The Ministry of Culture hosts Bangkok ASEAN Film Festival 2018 Celebrating the 51st anniversary of the founding of Association of Southeast Asian Nations (ASEAN) through 13 remarkable films from the region free admission!

General Press Releases Friday June 29, 2018 15:20
Bangkok--29 Jun--เอส เอฟ คอร์ปอเรชั่น

The Ministry of Culture, in partnership with The National Federation of Motion Pictures and Contents Association, will hosts the 4th edition of "Bangkok ASEAN Film Festival 2018", held in part to celebrate the 51st anniversary of the founding of Association of Southeast Asian Nations (ASEAN). The 2018 edition will take place between July 5 to 8 at SF World Cinema, CentralWorld, and will showcase 13 acclaimed titles from 7 countries in the region, with 10 films in the Competition and three classic titles. Admission is free.

The opening film is EULLENIA, directed by Bangkok-based Paul Spurrier and starring veteran Thai actor Vitthaya Pansringarm. The story focuses on a man called Marcus Hammond, founder of Eullenia, a powerful finance company specializing in giving out micro-loans to low-earning people in Southeast Asia. Hammond runs a successful business and becomes a billionaire, but he has a dark secret, a self-destructive desire that threatens to put an end to his empire. With all the money he has made, Hammond doesn't want a private jet, or a yacht, or a gaggle of supermodels: what he wants is something else much more inexplicable. EULLENIA will screen on the gala opening on July 4 at SF World Cinema, CentralWorld.

To promote the strength of Southeast Asian filmmakers, the Bangkok ASEAN Film Festival 2018 selects 10 prominent title into the Competition section. These titles will vie for two awards: Best ASEAN Film, which will come with a trophy and $10,000 cash prize; and Jury Prize, which will reward a trophy and $5,000.

The panel of jury is made up of respected figures in the international film community. Yoshi Yatabe is head of programming of Tokyo International Film festival. Kiki Fung is a programmer for Hong Kong International Film Festival. Prawit TaengAksorn is a Thai film lecturer, critic and board members of the Thai Film Archive.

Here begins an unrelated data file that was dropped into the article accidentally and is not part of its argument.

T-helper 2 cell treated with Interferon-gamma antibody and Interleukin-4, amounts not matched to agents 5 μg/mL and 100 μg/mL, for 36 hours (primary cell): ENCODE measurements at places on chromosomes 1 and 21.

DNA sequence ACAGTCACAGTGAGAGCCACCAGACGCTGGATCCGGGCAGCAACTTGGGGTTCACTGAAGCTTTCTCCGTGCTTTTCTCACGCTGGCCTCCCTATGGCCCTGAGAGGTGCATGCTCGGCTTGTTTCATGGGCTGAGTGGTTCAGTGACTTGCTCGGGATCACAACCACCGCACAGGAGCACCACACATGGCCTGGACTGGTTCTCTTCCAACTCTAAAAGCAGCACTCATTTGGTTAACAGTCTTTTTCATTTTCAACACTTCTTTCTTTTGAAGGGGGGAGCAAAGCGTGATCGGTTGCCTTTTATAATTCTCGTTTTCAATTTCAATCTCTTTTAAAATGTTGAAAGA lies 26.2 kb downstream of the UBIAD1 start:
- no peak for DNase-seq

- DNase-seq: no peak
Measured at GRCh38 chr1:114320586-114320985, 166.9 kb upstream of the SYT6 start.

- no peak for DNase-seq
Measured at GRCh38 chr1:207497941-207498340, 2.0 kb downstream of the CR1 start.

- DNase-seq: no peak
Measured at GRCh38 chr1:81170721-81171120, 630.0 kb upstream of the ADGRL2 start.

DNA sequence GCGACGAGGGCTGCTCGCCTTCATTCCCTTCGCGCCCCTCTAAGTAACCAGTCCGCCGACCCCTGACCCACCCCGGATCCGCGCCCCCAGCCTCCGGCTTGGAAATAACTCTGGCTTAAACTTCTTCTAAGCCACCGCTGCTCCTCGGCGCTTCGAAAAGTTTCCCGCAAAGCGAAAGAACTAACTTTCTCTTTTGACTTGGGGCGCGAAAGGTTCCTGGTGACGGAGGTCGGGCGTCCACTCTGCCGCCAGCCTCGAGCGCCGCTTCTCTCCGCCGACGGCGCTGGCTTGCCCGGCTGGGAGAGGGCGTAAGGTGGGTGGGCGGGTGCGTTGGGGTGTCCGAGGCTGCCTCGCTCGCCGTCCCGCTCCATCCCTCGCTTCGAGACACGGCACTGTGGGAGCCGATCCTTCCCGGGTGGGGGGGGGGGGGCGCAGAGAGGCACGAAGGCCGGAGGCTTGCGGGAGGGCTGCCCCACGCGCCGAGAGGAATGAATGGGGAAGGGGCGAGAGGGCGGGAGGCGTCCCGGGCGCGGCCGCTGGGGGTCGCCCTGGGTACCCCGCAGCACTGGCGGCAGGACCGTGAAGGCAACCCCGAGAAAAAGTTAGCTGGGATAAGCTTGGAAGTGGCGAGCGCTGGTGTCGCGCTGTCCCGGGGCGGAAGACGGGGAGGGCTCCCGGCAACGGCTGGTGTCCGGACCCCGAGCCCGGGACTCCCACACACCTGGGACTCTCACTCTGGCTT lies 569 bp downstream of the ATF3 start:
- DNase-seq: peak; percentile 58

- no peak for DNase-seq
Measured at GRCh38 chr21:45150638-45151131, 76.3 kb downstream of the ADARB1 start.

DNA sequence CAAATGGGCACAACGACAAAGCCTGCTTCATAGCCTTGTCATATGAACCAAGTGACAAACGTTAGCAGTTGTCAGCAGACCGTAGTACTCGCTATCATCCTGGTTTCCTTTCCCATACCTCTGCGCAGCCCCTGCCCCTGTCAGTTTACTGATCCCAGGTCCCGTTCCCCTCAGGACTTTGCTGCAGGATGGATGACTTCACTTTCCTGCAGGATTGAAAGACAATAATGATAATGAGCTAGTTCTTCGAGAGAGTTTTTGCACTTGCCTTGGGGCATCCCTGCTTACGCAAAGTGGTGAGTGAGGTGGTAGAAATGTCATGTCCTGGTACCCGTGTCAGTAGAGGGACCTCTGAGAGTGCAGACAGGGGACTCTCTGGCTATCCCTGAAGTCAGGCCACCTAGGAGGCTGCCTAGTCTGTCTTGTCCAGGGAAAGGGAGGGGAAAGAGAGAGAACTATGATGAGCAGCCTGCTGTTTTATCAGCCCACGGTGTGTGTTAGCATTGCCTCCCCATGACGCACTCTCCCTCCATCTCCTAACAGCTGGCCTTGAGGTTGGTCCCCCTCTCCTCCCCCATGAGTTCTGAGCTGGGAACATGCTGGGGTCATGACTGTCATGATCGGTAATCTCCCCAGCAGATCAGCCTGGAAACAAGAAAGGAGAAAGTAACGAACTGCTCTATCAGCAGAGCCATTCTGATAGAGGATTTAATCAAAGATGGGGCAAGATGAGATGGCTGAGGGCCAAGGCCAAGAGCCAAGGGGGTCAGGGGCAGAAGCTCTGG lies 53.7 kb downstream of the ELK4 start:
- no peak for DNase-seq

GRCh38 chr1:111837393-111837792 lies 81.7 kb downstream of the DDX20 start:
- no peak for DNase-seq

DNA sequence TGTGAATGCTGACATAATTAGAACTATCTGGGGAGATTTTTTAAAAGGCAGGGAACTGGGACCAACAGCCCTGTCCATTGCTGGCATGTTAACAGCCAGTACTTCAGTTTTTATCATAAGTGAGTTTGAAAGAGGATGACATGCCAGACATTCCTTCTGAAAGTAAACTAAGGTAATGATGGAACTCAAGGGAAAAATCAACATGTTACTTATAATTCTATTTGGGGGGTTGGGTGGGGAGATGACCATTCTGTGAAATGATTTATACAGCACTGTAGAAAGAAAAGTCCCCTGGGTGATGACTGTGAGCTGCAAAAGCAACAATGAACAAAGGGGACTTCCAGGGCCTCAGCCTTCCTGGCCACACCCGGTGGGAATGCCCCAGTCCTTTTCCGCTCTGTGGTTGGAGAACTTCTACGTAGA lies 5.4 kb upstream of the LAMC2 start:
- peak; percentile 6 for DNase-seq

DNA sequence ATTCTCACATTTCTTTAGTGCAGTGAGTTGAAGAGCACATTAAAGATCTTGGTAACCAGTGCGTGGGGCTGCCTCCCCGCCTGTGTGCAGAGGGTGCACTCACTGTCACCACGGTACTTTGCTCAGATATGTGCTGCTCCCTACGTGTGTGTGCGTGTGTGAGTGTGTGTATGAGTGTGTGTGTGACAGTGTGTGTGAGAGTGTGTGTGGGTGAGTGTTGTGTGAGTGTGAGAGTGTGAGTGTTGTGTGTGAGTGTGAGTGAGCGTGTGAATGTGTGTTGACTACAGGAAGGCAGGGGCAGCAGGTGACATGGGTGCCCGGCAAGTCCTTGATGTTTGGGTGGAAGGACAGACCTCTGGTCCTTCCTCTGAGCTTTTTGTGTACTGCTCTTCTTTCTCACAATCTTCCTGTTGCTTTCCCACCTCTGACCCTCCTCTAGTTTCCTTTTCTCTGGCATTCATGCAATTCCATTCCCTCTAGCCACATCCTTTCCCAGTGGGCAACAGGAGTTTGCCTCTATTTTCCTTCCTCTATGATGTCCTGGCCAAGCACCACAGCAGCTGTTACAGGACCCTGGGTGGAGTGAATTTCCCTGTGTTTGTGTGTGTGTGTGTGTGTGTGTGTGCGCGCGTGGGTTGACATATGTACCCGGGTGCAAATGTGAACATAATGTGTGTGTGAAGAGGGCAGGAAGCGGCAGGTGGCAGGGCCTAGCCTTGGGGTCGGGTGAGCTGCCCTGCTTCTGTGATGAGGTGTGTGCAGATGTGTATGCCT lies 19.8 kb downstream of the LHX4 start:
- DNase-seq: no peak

The films in the Competition include:

NERVOUS TRANSLATION from the Philippines. This is an acclaimed drama that has won several awards since the beginning of this year. Set in 1988, near the end of the dictatorial rule of President Ferdinand Marcos, the film focuses on the life of eight-year-old Yael, an extremely shy girl who lives in her own private world. She spends time alone when her mother goes off to work in a shoe factory. In the evening her mother watches soap opera on TV, and the girl pulls white hair from her mom's head, earning 25 centavos for a strand. Yael knows her father only from his voice, recorded and sent back to her mother from Saudi Arabia, where he's gone to work. One day, she accidentally records her own voice over the tape – then she discovers something that helps "translate" thoughts of nervous people.

GUANG, from Malaysia, is a drama about two brothers. The elder is autistic and has difficulties living in society. His younger brother tries to help him find a job, but it's impossible to convince employers. The younger brother is frustrated and hopeless, when one day he hears the sound of music from his brother's room. Behind the door, the autistic brother reveals his great talent as a musician. What are the brothers going to do next?

IN THE LIFE OF MUSIC is a Cambodian drama told in the span of three decades. The film is a testament to love, war, and family relationship through different generations and through the song Champa of Battambang, a classic tune by Sinn Sisamuth. The lives of people in the film confront drastic changes with the passing decades, and with the arrival of the Khmer Rouge.